More than 100 U.S. cities have publicly owned broadband networks, according to a comprehensive map that plots U.S. cities with publicly owned citywide wired networks. Developed by the Institute for Local Self-Reliance (ILSR), a nonprofit economic and community development consultancy that advocates for community broadband, the map is the first of its kind to track community owned broadband access nationwide..

The map shows communities that offer fiber-to-the-home networks on a citywide basis to residents and businesses and locally owned government cable networks.

Chris Mitchell, director of the Telecommunications as Commons Initiative for the ILSR, said the map shows a lot more publicly owned networks than expected and also illustrates the overall growth of community networks.

“This is something that’s been going on for a long time in terms of public ownership of telecommunication facilities,” said Mitchell, “and there’s a lot more of these communities than many, particularly in [Washington] D.C., are aware of.”

The number of cities on the map should increase over the next few years, Mitchell said, continuing a trend that started years ago. But the slow economy may have stalled efforts to build significantly more publicly owned broadband networks. Some cities, such as Chattanooga, Tenn., and Wilson, N.C., built broadband networks although cable and DSL were available from private telecommunication companies.

“To overbuild an existing provider, particularly massive national companies that have so much power, it takes a lot of work. I’m surprised at how well so many of these networks have done given those barriers,” Mitchell said. “On top of that, you also throw in political barriers that have been created by state legislatures in a number of places.”

Four  states — Nebraska, Missouri, Arkansas Texas— have outright bans on building publicly owned broadband, while other states have no barriers, “de facto bans” or various barriers. Mitchell said because of Missouri’s ban on community operated networks, Kansas City, Mo., may have lost the Google bid for an ultra high-speed broadband network to Kansas City, Kan.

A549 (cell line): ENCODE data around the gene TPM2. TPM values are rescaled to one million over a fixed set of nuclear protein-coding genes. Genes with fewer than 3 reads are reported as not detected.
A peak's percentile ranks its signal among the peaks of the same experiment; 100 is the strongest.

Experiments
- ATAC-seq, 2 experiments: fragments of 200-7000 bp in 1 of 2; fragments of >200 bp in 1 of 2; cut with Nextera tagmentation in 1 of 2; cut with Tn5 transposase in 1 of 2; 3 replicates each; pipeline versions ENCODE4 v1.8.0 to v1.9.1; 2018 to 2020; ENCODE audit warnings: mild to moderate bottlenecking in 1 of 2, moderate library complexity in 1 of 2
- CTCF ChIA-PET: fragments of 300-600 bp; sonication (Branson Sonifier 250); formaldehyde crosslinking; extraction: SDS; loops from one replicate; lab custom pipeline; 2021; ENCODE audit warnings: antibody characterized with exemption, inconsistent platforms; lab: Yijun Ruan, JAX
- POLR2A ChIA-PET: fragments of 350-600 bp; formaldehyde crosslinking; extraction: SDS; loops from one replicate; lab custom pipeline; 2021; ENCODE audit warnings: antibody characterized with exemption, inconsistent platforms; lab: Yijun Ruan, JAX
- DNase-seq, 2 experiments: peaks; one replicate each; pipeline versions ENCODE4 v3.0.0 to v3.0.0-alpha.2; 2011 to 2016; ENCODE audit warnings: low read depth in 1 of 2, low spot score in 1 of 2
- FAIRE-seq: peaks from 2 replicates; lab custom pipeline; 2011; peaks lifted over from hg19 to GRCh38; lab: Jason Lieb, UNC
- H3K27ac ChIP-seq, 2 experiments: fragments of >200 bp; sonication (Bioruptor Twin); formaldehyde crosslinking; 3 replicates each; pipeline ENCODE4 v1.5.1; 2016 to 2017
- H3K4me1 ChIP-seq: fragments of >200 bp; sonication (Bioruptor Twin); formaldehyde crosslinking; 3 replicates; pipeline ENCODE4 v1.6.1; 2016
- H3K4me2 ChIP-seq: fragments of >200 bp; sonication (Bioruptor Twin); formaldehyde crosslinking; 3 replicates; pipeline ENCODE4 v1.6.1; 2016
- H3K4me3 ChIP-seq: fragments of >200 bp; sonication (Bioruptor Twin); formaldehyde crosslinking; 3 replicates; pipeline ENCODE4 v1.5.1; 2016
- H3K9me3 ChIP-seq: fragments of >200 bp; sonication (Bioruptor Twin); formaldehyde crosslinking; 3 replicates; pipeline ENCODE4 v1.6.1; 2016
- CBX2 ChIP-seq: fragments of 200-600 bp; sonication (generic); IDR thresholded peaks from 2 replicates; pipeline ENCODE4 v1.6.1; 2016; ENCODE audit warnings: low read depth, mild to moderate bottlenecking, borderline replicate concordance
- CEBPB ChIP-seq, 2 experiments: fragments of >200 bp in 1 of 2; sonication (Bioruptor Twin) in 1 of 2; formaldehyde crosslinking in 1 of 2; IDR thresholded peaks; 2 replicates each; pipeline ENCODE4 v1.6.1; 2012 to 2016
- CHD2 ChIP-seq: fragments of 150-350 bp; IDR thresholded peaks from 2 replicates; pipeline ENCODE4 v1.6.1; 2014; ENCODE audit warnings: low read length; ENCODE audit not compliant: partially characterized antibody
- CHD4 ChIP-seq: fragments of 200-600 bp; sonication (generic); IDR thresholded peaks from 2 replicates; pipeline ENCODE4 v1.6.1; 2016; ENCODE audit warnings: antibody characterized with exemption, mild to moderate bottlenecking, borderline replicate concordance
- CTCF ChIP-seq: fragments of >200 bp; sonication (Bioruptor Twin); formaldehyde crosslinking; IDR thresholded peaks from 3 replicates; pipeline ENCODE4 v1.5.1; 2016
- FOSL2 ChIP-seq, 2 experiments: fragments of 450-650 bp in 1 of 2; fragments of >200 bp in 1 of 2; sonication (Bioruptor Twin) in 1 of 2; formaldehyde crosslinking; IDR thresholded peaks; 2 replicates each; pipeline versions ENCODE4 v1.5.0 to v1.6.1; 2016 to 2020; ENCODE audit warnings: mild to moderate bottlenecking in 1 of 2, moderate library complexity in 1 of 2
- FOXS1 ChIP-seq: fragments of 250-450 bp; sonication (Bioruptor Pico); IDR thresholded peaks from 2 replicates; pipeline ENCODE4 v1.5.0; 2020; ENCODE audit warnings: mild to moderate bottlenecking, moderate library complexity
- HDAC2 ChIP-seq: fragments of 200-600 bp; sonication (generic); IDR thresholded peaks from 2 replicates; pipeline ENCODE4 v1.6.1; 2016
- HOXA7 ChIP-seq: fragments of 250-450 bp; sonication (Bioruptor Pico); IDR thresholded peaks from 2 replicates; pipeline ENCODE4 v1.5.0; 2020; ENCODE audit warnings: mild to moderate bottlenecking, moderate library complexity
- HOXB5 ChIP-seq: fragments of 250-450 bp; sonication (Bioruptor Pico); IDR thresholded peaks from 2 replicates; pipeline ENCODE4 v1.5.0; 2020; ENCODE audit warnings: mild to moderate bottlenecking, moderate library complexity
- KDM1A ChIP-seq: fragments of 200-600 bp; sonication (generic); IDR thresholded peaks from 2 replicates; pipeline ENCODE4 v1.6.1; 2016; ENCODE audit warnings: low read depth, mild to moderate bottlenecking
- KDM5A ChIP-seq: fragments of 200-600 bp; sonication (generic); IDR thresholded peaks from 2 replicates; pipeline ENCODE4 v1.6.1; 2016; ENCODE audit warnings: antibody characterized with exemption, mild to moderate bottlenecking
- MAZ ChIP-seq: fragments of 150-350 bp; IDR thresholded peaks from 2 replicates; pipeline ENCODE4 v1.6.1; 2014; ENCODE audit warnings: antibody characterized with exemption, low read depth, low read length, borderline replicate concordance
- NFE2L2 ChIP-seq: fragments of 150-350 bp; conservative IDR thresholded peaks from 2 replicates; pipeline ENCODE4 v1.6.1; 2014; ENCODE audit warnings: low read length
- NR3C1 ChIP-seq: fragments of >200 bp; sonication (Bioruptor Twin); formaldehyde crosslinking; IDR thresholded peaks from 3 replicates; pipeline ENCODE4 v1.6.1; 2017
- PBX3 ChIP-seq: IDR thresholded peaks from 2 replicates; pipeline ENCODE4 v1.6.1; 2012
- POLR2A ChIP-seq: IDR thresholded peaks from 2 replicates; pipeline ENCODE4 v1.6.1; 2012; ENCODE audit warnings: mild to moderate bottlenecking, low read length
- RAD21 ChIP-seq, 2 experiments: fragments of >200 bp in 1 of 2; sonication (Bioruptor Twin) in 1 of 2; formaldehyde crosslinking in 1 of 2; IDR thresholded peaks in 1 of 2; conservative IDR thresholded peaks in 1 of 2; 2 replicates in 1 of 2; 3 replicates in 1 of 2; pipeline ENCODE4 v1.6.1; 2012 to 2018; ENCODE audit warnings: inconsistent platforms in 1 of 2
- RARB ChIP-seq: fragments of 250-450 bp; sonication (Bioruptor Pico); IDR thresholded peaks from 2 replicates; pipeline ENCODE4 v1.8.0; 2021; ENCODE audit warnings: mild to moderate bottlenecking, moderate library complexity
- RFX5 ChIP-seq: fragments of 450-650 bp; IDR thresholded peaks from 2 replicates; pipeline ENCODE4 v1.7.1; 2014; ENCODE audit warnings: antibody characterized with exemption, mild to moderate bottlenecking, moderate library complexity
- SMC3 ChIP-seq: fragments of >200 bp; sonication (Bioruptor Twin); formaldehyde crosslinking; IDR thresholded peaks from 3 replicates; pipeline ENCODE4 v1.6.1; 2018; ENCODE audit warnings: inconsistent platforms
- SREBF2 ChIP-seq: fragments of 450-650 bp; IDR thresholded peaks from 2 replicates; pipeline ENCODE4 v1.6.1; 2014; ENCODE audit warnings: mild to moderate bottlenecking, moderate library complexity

And some states that are permitted by legislation to build publicly owned broadband networks might soon be regulated. A bill under consideration in North Carolina, for example, would place restrictions on establishing municipal broadband networks. [http://www.govtech.com/wireless/Controversial-Broadband-Bill-North-Carolina.html]. The legislation was bashed by an FCC commissioner on Monday, April 4, saying it was against the National Broadband Plan’s vision.

In general, telecoms support regulation of community broadband networks.

Buck Yarborough, president of the North Carolina Cable Telecommunications Association, said when government owned networks compete with private network providers, it should be done in a “competitively neutral” way.

“Competitors should be treated equally,” Yarborough said. “Municipal providers should not use their inherent government powers to unfairly discriminate against private businesses.”

U.S. Telecom, a trade association that represents broadband service providers, claims that community broadband projects don’t benefit citizens and waste taxpayer dollars.

“Government owned broadband networks are not a viable path toward providing consumers with efficient and affordable service,” said Anne Veigle, U.S. Telecom’s vice president of media affairs. “Experience has shown that such projects ultimately discourage broadband deployment as private capital is displaced with public funds, needlessly burdening taxpayers.”

Mitchell said it takes at least a few years for cities to complete the process required to plan, construct and launch a municipal broadband network. Consequently, he said, it will take a while for more cities to appear on the map.

Click on the map below to go to the interactive map at the website of the Institute for Local Self-Reliance.

Sarah Rich, Staff Writer Sarah Rich  |  Staff Writer

In 2008, Sarah Rich graduated from California State University, Chico, where she majored in news-editorial journalism and minored in sociology. Since 2010, Sarah has written for Government Technology magazine and covers a spectrum of public-sector IT topics, including cloud computing, transparency, broadband, and other innovative projects and trends. She currently lives in Sacramento, Calif.